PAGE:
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Was terror an integral part of the mentality of the revolutionaries in France?

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  1. Introduction.
  2. Description of the meaning of the terror.
  3. The French revolution and the terrorist aspect.
  4. The ideology behind the concept of terror.
  5. Various schools of thought on terror.
  6. Conclusion.
  7. Bibliography.

No part of the Revolution calls as much pictures to mind as the ?Terror?. The endless lines of people waiting to be guillotined, the Committee of Public Safety with the heartless figure of Maximilien Robespierre, Marat's corpse lying in his bath more and more bloody pictures until Robespierre's fall. This is the popular image of ?The Terror?, popularized by several movies, especially Eric Rohmer's L'Anglaise et le duc, and many books, such as Victor Hugo's Quatrevingt-treize. It is always compared with the generous laws and declarations of 1789, in particular the Declaration of the rights of man and tends to be blamed, or at least ignored. Thus the of the Terror period was overlooked in 1989 in the celebrations of the bicentenary of the French Revolution. But what is actually this so-called ?Terror?? Here we enter the field of historiographical debates, which are particularly vivid on this subject.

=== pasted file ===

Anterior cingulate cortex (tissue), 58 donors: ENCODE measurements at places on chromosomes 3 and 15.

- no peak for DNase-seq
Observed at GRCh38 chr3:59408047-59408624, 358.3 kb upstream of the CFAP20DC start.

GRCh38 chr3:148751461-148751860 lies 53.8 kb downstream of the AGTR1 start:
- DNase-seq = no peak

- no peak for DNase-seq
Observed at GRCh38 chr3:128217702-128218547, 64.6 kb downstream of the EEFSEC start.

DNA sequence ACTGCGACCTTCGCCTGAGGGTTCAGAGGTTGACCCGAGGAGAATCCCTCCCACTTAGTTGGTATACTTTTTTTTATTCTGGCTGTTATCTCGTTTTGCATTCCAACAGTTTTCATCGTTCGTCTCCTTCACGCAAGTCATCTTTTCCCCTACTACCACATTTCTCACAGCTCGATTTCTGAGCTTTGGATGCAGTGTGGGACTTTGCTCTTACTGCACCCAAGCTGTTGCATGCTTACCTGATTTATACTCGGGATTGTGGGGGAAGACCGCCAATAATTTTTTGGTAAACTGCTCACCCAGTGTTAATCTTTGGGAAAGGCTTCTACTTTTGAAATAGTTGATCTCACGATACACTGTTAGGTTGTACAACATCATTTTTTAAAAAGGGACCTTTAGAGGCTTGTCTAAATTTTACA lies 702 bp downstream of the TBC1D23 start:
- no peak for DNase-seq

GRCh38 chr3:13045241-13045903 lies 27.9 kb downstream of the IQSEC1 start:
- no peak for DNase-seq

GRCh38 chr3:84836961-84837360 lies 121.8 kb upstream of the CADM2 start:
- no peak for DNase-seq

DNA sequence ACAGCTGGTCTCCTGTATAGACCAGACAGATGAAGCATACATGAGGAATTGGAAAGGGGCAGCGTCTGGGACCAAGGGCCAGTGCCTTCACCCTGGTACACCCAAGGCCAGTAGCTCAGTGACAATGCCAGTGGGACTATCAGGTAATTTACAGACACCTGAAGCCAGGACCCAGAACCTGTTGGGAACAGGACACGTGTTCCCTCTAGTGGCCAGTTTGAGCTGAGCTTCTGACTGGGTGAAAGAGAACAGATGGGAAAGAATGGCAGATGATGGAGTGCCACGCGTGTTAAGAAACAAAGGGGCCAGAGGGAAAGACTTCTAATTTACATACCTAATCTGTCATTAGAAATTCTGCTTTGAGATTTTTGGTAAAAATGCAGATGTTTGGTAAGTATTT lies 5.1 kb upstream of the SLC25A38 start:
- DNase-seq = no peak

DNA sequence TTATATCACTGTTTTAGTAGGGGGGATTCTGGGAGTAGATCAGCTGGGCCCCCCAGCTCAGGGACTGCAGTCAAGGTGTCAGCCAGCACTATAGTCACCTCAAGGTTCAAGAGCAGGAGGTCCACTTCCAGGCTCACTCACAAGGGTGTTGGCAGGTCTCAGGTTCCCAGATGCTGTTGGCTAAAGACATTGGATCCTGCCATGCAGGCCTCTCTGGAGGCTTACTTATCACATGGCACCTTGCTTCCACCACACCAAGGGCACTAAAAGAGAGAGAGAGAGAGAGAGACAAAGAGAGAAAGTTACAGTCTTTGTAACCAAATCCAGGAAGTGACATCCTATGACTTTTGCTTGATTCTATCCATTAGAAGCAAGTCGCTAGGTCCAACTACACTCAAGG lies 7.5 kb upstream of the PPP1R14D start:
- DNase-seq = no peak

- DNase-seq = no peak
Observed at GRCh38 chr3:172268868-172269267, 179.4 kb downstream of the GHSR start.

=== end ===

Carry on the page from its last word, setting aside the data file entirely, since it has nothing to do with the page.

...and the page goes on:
[...] Another failure in the thesis of a terror inherent to the Revolution is the oblivion of the precedent events -older than the immediate circumstances. Going back to 1789 and say that the Revolution was almost certainly doomed to end as terrorist, does not recognize that a lot happen between 1789 and 1793. The flight to Varennes in 1791 and the fall of the monarchy on August were not known -or even possible to imagine. Or, maybe the birth of the terror is on these years. [...]


[...] To conclude, I will say that the dialectic made by some historians between terror and the French Revolution is an far too simple attempt to understand the happening of the Terror in the Republic of 1792. I do not believe that history is that simple and that the French Revolution bore the Terror within itself since its beginning. However, we cannot put everything on the circumstances anymore. In my opinion, I do think that if the circumstances were the spark that lit the fire of the Terror, ideology played the role of the wood alcohol. [...]

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